Andrew Ladd

*the author, not the hockey player

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The Starving Artist Chooses Door C

January 9, 2024

Ah, the starving artist, that beautiful, romantic, cultural icon: a person so devoted to their creative vision that they'd sooner go hungry than pursue anything else.

I hate the stupid starving artist.

Instead, let's pick another iconic cultural image: Verbal Kint in The Usual Suspects (not Kevin Spacey, don't mention Kevin Spacey), as he tells Chazz Palminteri that "the greatest trick the devil ever pulled was convincing the world he didn't exist."

Now — if you ever read my blog in the early 2010s this next part won't surprise you — let's all agree that what this quote is really talking about is the iron cage of capitalism. And then, to go back to where we started and fully complete this clumsily mixed metaphor, let's imagine that stupid starving artist sitting inside that cage.

I feel like I may have lost you here. Let me try again.

What annoys me about the starving artist is that it's a classic false dichotomy: it supposes that one must be either an artist, or rich. Sure, sure, there's Jeff Koons or Margaret Atwood or whoever, people who are both artists and rich, but the basic ideology behind the starving artist is that there's good money in art only if you're exceptionally talented. It's classic capitlist meritocratic bullshit: the better you are, the more you get paid.

This is not to impugn the work of Jeff Koons or Margaret Atwood, by the way. I loved The Testaments. And to be clear, I'm not trying to impugn commerical galleries or publishing houses either, or anyone else who turns art into a commodity, even if what I'm about to say might sound that way. Don't hate the player, hate the game, etc.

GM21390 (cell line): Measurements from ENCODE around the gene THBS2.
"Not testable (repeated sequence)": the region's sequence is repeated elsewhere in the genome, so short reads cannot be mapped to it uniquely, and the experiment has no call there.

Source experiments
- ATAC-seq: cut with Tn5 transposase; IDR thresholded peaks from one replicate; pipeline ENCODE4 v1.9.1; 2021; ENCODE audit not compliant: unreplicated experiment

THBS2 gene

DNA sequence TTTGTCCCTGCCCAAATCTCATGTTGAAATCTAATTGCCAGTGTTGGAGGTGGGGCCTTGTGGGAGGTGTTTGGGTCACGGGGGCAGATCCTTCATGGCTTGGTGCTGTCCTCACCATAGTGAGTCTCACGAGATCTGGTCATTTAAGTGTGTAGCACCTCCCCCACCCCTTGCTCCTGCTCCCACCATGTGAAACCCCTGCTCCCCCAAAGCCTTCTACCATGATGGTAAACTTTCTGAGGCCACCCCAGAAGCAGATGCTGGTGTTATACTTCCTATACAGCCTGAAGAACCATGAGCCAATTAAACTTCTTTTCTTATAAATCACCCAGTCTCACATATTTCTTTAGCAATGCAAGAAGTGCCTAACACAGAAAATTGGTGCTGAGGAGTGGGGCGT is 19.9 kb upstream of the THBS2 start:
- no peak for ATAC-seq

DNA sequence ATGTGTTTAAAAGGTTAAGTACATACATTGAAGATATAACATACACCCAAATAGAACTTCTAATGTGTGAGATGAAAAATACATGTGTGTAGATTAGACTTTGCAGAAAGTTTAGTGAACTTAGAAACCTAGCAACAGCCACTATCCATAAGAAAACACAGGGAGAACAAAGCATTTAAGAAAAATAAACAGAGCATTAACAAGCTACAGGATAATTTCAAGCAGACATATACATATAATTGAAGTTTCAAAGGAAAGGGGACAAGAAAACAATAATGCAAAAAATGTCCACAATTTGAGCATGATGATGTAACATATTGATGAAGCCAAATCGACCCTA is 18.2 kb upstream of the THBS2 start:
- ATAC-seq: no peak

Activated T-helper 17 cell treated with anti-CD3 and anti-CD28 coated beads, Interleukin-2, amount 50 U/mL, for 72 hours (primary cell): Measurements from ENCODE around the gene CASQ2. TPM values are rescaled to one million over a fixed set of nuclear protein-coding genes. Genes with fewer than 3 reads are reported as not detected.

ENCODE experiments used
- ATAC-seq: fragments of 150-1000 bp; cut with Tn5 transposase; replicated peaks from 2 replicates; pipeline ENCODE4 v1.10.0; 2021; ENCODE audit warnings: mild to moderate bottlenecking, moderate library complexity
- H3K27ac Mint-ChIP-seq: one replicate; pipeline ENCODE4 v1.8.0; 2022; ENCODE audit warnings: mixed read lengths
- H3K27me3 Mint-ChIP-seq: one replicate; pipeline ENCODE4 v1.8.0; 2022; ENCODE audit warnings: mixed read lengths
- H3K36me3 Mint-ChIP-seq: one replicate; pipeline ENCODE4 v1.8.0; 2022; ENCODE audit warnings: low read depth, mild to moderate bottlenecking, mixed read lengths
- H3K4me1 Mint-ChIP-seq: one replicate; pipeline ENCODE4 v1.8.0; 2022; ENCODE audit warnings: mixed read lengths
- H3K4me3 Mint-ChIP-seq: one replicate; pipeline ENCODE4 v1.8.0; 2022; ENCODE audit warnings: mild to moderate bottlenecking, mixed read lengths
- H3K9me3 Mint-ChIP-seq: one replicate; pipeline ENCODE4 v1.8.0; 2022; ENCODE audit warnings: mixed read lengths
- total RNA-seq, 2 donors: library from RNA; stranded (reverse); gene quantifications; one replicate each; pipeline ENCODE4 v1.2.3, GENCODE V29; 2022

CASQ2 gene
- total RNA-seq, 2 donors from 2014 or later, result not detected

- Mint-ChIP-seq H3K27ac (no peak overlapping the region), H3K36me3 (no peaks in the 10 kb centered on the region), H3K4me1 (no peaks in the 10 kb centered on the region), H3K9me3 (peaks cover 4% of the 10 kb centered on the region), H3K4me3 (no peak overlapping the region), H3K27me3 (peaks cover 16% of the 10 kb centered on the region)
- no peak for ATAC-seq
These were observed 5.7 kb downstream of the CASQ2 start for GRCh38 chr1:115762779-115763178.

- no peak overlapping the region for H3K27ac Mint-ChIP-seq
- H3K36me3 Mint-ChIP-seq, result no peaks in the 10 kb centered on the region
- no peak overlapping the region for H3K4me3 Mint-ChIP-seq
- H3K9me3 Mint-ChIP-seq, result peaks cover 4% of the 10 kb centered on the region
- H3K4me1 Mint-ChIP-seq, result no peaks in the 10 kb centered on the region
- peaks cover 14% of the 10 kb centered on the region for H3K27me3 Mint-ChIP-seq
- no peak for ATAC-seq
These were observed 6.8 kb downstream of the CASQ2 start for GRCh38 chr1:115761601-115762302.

What I'm trying to impugn, in my own, screaming-into-the-void way, is that false dichotomy: that you can either be a starving artist, or a Margaret Atwood, and there's very little in between. What I'm trying to impugn is the idea that there's no way to be a middle-class writer purely on the merits of your writing.

(I say "purely on the merits of your writing" because obviously there are lots of middle-class writers, myself included — but we're middle class by virtue of another job, or a supportive spouse, or inherited wealth, or some combination of the three. Purely on the merits of my writing, I've paid maybe 6 months' rent my entire life, if that. And my novel won a national award! It sold pretty well for a debut by an unknown author from an independent press!)

Anyway, practically speaking, I know that's just the way things are. You can't be a middle-class writer purely on the merits of your writing. But here's the thing: it doesn't have to be that way. That's the real trick capitalism pulled, making us all believe that this is the natural order of things. It's pretty much textbook Marx. There's surplus value in a novel, plenty of surplus value, but instead of going to the authors — or even the people who work at the publishing houses — it gets siphoned off for the shareholders of multinational conglomerates, who do none of the actual labour. I work a day job and struggle to fit in writing at night, so that some rich dude in Germany can have a collection of rare cars — and meanwhile I've fully internalised the idea that this is a fair and natural reflection of everyone's relative contributions to society. It's almost literally textbook Marx, actually.

Unfortunately, to quote another great movie character (Jim Carrey as Fletcher Reede, in Liar Liar), there's not much I can do about this except piss and moan like an impotent jerk, and then bend over and take it up the tailpipe. But sometimes I feel better if I remember — and if I remind other people — that many struggling novelists are not struggling because they're bad novelists. They're struggling because capitalism.

And if all the struggling novelists in the world, and all the starving artists, would collectively reject the idea that this is okay — if we all walked through door C, the one labelled "artist paid a living wage for our commercially viable work" — then maybe the world would be a better place.